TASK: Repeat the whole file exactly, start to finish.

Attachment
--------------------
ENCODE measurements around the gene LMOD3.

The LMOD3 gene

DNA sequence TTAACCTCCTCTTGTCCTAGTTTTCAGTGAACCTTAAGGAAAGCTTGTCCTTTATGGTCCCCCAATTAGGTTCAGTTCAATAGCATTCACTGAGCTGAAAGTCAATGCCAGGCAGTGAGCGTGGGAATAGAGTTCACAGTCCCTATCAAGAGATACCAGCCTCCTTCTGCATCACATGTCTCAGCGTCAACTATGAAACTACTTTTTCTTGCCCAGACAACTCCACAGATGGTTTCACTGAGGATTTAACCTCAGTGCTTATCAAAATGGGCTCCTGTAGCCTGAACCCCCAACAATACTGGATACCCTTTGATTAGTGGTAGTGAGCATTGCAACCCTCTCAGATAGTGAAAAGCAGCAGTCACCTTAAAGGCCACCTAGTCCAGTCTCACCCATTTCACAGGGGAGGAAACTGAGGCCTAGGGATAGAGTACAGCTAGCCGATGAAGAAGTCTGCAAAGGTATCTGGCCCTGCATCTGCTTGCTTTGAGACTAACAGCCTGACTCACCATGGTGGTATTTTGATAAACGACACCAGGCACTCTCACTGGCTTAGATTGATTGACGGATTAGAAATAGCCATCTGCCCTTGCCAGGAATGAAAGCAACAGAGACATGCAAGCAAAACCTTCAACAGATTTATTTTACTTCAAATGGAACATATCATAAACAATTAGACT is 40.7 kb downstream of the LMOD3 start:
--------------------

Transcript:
ENCODE measurements around the gene LMOD3.

The LMOD3 gene

DNA sequence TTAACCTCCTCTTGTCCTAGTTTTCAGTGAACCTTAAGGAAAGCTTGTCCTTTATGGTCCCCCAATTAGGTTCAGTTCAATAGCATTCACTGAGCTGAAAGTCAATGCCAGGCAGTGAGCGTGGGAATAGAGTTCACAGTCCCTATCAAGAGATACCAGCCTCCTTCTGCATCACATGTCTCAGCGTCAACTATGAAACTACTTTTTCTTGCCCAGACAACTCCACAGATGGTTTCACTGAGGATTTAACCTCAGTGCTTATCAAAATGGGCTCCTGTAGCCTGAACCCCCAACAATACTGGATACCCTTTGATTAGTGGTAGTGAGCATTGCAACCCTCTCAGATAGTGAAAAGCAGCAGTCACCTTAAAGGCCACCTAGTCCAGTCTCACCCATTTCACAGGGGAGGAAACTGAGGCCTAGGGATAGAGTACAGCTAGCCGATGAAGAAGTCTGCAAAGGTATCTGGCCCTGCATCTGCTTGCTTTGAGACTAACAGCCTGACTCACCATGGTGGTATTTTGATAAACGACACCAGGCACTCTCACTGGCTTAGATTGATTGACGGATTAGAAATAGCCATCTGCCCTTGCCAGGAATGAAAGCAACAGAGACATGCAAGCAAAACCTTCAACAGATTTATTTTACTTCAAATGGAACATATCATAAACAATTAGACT is 40.7 kb downstream of the LMOD3 start: